4. Visualize taking all the necessary steps to successfully complete these goals. The better your visualization, where you can actually see, feel, hear, and touch your vision, the more real it is to you.
  5. Visualize any challenges to your successful completion of this goal and how you will eliminate this challenges.
  6. Visualize how good it feels to complete this goal. Visualize what benefits it will bring to you, your family, friends, co-workers, etc. Enjoy the moment!

Important: If you don’t take time to see it, it won’t happen!

  1. Think Big

See the big picture in everything we do. So much of our time is wasted dealing with the unimportant things in our lives (what that person said or did, the driver who cut us off this morning, and activities which don’t add value to our lives, etc.) that we forget about the big picture.

We were put on this earth to make a difference. We make a difference for our families, our communities, our organizations, and for ourselves. All of our actions must be put into action with this concept in mind. Think a little bigger today than yesterday, and you’ll create a better future tomorrow. Thinking big leads to great actions. Thinking small leads to small results. So Think BIG! Take Donald J. Trump’s advice:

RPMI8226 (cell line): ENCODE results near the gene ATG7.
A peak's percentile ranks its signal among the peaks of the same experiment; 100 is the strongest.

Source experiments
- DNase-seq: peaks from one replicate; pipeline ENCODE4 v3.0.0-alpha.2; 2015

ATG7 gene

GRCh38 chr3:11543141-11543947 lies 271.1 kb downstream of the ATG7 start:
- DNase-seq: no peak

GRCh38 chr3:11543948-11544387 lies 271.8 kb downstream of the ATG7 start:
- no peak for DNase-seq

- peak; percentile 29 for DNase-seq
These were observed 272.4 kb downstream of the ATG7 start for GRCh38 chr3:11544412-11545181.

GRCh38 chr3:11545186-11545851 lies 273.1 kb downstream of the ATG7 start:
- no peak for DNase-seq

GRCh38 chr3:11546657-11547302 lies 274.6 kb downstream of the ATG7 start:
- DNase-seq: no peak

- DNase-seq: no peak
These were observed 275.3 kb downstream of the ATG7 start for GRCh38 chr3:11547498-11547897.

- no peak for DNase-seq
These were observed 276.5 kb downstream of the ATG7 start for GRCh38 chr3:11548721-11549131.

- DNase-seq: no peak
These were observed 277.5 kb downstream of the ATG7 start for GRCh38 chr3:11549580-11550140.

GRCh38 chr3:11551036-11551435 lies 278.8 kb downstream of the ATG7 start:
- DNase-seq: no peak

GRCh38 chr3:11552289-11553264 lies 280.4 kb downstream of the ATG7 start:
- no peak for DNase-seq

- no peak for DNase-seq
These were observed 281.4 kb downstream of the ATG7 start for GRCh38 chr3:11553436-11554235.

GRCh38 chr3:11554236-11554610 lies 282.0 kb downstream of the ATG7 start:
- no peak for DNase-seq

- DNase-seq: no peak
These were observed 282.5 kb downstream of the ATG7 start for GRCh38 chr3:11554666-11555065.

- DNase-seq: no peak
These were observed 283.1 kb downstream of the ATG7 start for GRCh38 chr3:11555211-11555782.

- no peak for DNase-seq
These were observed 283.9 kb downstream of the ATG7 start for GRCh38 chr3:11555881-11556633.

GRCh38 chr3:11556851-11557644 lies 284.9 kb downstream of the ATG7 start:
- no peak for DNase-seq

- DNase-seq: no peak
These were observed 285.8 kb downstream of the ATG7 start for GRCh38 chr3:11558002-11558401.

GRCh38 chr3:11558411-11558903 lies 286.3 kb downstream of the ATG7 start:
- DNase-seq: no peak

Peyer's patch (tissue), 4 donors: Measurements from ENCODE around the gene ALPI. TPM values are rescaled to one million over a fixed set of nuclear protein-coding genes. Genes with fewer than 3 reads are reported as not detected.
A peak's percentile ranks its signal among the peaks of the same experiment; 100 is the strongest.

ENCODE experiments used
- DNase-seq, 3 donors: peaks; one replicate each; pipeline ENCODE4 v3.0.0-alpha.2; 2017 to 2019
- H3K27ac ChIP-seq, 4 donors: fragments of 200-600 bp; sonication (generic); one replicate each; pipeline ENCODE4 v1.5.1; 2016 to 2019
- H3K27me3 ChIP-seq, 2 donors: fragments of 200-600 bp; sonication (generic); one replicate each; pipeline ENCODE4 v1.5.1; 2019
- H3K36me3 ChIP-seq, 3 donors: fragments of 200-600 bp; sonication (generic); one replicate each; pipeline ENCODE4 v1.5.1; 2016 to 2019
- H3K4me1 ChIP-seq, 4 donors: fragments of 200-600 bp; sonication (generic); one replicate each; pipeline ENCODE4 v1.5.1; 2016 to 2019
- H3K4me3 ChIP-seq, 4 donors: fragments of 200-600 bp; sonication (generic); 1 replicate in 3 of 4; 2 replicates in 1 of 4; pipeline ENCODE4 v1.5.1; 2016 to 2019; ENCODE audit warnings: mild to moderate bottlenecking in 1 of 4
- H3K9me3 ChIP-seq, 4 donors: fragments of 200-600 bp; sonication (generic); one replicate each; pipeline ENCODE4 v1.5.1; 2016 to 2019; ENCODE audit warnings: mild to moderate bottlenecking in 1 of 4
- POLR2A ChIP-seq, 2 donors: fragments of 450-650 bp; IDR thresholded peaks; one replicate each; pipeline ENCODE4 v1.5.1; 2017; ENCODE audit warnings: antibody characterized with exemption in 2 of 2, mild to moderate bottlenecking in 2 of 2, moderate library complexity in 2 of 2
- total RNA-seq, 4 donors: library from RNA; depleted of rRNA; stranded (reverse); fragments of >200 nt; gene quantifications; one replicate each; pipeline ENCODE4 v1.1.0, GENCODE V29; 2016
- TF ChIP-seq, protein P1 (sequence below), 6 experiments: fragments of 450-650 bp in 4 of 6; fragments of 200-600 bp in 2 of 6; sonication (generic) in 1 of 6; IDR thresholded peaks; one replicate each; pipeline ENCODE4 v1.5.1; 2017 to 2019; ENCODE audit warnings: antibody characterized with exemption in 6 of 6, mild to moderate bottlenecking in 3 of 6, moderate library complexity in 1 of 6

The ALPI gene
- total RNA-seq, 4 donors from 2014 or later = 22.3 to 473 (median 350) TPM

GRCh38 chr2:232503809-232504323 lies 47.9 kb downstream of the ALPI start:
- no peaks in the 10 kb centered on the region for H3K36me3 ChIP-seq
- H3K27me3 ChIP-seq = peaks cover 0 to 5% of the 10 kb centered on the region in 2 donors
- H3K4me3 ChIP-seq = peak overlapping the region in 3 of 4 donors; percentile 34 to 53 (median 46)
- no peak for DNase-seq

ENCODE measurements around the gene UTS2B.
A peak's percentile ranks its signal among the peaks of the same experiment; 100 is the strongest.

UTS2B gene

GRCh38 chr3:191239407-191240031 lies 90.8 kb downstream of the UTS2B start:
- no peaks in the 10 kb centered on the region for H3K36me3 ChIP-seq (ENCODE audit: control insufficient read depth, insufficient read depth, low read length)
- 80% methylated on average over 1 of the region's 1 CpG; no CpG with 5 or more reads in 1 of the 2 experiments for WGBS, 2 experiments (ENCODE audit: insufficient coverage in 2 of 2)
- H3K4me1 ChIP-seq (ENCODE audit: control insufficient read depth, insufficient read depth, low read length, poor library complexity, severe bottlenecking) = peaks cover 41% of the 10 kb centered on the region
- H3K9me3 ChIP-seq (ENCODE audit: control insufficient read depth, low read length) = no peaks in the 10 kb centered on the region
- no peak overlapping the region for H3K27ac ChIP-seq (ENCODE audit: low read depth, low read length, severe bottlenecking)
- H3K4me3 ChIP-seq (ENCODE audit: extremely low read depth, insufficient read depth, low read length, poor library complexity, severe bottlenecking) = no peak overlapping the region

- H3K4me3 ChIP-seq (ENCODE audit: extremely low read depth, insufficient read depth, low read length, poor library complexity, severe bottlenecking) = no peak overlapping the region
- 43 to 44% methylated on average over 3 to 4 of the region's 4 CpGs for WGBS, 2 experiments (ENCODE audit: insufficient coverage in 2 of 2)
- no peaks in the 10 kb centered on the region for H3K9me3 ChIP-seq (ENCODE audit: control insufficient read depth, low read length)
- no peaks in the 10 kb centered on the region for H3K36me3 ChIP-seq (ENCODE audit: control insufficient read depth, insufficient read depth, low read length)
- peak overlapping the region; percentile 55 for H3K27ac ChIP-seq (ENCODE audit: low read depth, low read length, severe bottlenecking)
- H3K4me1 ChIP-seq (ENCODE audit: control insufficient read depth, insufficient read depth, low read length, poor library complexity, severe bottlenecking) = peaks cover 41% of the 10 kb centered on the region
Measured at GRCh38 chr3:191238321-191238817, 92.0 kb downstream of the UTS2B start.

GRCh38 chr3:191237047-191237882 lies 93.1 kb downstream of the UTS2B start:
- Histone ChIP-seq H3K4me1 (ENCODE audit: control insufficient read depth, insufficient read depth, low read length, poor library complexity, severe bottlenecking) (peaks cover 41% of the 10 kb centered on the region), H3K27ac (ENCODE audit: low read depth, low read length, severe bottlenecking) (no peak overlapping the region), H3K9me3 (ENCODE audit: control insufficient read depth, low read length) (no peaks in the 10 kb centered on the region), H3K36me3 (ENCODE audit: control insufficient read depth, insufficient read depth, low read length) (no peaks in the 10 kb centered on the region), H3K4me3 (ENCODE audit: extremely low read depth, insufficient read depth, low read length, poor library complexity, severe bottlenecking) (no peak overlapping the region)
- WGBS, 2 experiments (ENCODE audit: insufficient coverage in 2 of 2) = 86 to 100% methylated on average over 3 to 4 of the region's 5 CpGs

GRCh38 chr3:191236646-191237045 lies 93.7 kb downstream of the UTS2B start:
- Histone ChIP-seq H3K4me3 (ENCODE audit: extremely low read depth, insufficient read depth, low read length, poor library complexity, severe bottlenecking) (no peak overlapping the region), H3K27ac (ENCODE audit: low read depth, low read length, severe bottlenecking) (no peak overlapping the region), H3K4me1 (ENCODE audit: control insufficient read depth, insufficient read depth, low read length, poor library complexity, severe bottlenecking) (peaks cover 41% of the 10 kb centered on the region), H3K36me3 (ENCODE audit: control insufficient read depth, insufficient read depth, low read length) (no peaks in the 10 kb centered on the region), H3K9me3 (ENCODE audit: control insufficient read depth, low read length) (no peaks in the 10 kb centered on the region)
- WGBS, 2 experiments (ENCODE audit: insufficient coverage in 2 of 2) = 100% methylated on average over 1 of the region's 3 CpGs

“You have to think anyway, so why not think big?” ~ Donald Trump

  1. Set Goals

The fastest way to fail in life is to not set clear goals. Set goals in the financial, family, health, spiritual, and career areas. Your goals must incorporate the SMART techniques or else it’s just a “conversation in the park.”

  • S for specific
  • M for measurable
  • A for attainable
  • R for realistic
  • T for time-based

For example, you might have a goal of achieving $2 million for retirement in twenty years. After doing your research, a SMART goal would be the following:

“I will acquire $2 million dollars for retirement by 2024. I will do this by contributing $20K, or $1667 per month, to my various retirement funds each year. Of the $20k each year, $2k will go to my IRA, and $18K will go into my organization’s retirement program.”

Remember the most detail you can add, the more realistic your goal becomes.

  1. Positive Appearance

Super achievers are very careful about their appearance and their movements. They know that looking good translates into feeling good. Billy Crystal, of Saturday Night Live and movie fame, once played a character that was known for saying, “It is better to look good than to feel good.” What he was really implying was the “fake it until you make it” concept. In other words, if we are feeling down, then think positively and your mind will tell your body to follow suit and act positively. Also always dress the part of an achiever. Model the dress, actions, and behaviors of someone who is successful and embraces the long term values of successful people. This will also tell your mind that I am an achiever.